Papal Visit

This is a story about the Pope’s 1987 visit to San Francisco. On his way downtown after his arrival, he made a mini-tour of the city drawing thousands who lined the street to catch a glimpse of the Papal Eminence as he whisked by in his Pope-mobile. I, along with the multitudes, went down and took up a position on a main drag called Geary Avenue, which bisects the city east to west, bay to sea.

When I arrived at the appointed hour, there was an impassioned tiff transpiring between two wildly divergent groups. On one side of the broad boulevard, some crazed Korean religious group was brandishing banners declaring the Pontiff to be Satan; on the opposite side of the street, a large contingent of Catholic schoolgirls, resplendent in their plaids, rosary beads and necklaces with tiny gold crosses stood aghast at the blasphemy.

The Koreans had bullhorns through which they were screaming their derision of His Holiness, much to the collective chagrin of the spirited young lasses. At one point, one of the Papal defilers placed one of the bullhorns in front of the other, the better to amplify his heresy. That brought the local constabulary to the fore (these, looking very Irish and very, very Catholic, were just itching for an excuse to throttle the sacrilegious bawlers) and promptly asked to see their permit for the demonstration and, more specifically, for the use of the bullhorns in said protest.

Throughout all this, the distraught schoolgirls were howling their displeasure with the antics of the abhorrent Asians, making their position on the ignominious behavior of the blasphemers abundantly clear. After quickly perusing the permits, the police determined they were in compliance but only for one horn at a time. The demented Koreans continued their rant; the horrified damsels increased their remonstrations: this time aimed at the police as much as their antagonists; for they were sure the constables, presumed representatives of righteousness, would shut down the heretics in the name of all that is good and holy.

As fate would have it, at just this moment the Pope-mobile rounded the corner and approached the roiling row. Acting purely on instinct, I took up a post right alongside the loudest bullhorn wielding provocateur. As the pope neared, the bullhorn volume increased. I stepped up next to the ear of the yawping dissenter and began booming in full basso profundo, “Viva La Papa, Viva La Papa” repeatedly, much to the delight of the gathered Catholics and especially the overwrought schoolgirls.

As you are probably aware from hearing me wail the Humble Pie tune, “Come on Everybody” countless times, I can bring it when called upon. I could have sworn, as his vehicle came abreast, the Pope turned in our direction at the sound of my caterwauling; but realistically, it was probably the sight of those loons saluting him with a white sheet splashed with blood red lettering proclaiming him Mephistopheles.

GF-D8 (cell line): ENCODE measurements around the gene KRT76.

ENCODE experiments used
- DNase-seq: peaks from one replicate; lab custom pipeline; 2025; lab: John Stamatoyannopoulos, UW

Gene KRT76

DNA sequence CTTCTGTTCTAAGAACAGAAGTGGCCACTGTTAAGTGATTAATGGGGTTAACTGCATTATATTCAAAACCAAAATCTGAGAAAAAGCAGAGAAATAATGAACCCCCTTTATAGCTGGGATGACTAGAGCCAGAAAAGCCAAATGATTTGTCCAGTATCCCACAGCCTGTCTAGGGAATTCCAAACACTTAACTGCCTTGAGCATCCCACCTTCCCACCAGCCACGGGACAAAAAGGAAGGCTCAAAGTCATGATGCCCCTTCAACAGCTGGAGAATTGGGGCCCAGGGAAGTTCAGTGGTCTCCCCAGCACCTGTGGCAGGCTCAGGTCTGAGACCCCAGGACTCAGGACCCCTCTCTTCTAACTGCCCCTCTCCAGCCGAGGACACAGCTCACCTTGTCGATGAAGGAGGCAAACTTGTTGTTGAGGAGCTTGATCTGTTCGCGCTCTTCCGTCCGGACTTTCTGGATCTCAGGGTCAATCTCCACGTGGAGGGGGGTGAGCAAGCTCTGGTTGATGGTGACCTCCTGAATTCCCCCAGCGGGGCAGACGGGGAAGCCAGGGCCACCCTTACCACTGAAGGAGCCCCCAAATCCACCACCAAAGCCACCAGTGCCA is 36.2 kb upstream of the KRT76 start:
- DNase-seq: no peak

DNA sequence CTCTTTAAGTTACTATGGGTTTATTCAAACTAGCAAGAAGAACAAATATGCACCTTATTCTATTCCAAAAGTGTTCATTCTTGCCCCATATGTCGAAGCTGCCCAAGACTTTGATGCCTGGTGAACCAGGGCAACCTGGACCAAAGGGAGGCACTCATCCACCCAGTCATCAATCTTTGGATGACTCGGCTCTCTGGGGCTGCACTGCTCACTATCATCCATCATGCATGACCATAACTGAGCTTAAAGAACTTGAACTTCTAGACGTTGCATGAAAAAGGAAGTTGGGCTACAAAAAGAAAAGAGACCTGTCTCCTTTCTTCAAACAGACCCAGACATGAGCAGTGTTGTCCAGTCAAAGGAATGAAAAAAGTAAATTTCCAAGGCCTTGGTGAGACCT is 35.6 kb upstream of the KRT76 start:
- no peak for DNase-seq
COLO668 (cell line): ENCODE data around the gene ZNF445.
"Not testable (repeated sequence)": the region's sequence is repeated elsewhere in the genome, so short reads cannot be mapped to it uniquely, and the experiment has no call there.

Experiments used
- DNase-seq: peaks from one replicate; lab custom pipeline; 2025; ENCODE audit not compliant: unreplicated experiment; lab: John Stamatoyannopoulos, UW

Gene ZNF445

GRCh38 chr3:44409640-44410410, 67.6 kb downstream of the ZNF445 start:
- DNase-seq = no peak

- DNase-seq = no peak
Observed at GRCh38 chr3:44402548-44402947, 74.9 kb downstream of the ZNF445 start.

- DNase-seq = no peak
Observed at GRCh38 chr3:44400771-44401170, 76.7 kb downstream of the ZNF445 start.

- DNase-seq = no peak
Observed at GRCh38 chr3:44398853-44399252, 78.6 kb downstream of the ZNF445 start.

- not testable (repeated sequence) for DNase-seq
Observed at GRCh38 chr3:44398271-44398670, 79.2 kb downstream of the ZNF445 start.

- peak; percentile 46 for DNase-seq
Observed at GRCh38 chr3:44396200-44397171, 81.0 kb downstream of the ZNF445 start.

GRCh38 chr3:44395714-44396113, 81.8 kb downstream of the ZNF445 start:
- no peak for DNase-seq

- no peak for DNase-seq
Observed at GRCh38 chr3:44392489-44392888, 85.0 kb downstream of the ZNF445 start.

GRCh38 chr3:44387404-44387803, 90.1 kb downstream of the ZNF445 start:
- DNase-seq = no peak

Whatever the case, it was a truly cinematic scene: on the one side, screaming schoolgirls, obviously overjoyed with the Pontifical presence as well as their avenging angel (that would be me), given to much cheering and ballyhooing; on the other, the piteous protesters being outdone by a single voice, and an unamplified one at that; and whizzing past with a quizzical look on his face, the principal of one of the world’s leading religions, hearing a fervent wish for his longevity rising out of the raucous throng like the boisterous braying of one possessed. It was a sight to be sure.

When the Pope was past, I turned to the fellow with the horn and said “Take that, Jack” or something to that effect. Quickly, two very large Koreans approached with apparent menace on their faces; but since the police were still on the scene, they could only glower in silence. Meanwhile, I was greeted with pats on the back from those about me, heartfelt huzzahs from the assembled flock and smiling cheers from the little lassies across the street.

As mentioned, it is not that I am overly devout – or prone to any amount of religiosity for that matter. I just could not sit still while some mad, mean-spirited Moonies (for I do believe these nutcases were followers of Sun Young Moon) sought to spoil the day for a group of innocents trying only to catch a glimpse of their revered spiritual leader. Of course, there may be some lingering religious leanings buried somewhere deep by the incessant inoculation of my formative years. Suffice to say, I enjoyed enormously the opportunity to lock horns, if only verbally, with the obviously deranged as well as widely reviled and emerge triumphant, the vanquishing paladin.

Papal Visit

stephen hewitt

Lanexa, United States

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A story about the Pope’s 1987 visit to SF

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